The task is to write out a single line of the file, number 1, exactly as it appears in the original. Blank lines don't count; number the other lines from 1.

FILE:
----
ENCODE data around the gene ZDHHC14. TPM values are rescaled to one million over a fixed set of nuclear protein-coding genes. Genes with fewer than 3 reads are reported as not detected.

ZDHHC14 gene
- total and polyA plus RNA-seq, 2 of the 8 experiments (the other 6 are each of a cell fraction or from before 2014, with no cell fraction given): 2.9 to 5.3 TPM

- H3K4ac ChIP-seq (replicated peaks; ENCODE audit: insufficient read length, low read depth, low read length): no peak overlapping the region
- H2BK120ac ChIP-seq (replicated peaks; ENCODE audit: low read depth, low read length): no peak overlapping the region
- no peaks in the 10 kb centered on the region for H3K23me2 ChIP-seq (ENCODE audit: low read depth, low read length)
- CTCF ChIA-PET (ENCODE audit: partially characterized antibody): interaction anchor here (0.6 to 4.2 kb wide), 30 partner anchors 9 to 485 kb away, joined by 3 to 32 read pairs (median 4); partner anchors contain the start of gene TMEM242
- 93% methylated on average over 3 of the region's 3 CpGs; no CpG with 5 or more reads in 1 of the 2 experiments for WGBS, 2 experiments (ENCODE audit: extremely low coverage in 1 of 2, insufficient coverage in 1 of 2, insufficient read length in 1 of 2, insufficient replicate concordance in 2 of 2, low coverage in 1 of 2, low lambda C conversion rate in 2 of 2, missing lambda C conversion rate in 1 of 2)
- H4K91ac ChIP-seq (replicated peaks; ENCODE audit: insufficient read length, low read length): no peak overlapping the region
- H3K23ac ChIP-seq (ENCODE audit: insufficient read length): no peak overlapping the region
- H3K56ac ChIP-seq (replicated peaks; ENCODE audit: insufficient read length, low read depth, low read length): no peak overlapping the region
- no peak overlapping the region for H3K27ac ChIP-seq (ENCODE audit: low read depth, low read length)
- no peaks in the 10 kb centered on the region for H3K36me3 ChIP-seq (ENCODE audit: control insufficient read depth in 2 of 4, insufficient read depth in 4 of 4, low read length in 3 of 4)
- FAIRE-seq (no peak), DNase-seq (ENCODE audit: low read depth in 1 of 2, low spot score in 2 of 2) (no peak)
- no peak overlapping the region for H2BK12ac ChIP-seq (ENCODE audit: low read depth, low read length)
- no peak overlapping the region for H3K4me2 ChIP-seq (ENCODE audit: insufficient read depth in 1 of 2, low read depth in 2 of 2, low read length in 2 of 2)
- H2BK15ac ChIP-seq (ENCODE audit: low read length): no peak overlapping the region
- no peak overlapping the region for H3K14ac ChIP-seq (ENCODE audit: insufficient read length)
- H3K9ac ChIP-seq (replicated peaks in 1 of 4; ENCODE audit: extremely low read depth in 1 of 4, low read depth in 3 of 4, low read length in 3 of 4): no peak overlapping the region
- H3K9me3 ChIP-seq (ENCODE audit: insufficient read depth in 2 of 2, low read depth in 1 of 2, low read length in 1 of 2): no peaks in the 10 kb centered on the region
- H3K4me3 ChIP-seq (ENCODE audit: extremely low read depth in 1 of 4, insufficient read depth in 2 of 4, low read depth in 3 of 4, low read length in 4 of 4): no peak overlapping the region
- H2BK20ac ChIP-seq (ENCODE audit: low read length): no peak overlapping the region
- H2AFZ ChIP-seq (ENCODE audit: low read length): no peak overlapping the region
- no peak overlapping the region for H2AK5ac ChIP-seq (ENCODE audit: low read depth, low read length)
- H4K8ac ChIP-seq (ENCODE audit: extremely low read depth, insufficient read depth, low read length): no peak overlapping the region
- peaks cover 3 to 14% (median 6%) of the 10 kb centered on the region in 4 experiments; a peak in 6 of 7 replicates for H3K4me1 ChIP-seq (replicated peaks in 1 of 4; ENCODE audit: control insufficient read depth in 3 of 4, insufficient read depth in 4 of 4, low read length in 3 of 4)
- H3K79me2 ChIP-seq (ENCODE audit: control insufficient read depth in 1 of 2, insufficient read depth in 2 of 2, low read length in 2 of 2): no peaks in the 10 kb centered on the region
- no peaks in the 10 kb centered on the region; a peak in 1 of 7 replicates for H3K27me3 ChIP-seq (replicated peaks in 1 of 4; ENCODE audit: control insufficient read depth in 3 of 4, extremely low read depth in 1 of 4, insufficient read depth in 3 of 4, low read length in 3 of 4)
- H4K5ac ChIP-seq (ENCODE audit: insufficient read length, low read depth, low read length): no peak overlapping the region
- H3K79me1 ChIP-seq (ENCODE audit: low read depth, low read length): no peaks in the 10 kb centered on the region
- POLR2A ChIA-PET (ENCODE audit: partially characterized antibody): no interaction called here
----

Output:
ENCODE data around the gene ZDHHC14. TPM values are rescaled to one million over a fixed set of nuclear protein-coding genes. Genes with fewer than 3 reads are reported as not detected.